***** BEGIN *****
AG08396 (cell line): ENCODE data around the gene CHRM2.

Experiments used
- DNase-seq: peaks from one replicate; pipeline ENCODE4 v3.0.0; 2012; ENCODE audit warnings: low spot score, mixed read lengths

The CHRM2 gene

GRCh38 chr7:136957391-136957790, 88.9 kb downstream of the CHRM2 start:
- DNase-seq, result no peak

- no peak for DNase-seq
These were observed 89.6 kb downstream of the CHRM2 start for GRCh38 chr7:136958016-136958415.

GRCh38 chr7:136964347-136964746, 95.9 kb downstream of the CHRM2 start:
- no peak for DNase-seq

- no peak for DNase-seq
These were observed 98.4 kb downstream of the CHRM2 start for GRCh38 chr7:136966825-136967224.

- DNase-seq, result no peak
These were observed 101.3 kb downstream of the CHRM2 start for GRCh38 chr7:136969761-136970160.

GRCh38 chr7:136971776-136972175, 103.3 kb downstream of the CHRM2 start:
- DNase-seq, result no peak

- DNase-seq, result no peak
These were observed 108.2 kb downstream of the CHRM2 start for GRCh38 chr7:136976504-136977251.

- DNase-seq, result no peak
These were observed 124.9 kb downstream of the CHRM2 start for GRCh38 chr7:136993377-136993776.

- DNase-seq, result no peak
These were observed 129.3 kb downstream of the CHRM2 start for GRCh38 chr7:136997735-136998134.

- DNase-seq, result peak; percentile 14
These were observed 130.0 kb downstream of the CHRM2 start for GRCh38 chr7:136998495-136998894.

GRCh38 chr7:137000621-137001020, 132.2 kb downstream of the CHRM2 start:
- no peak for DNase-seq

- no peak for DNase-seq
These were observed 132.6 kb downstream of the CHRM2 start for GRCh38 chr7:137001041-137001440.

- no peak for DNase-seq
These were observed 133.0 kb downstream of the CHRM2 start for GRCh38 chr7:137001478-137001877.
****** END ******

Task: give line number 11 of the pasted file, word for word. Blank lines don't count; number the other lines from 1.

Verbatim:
- no peak for DNase-seq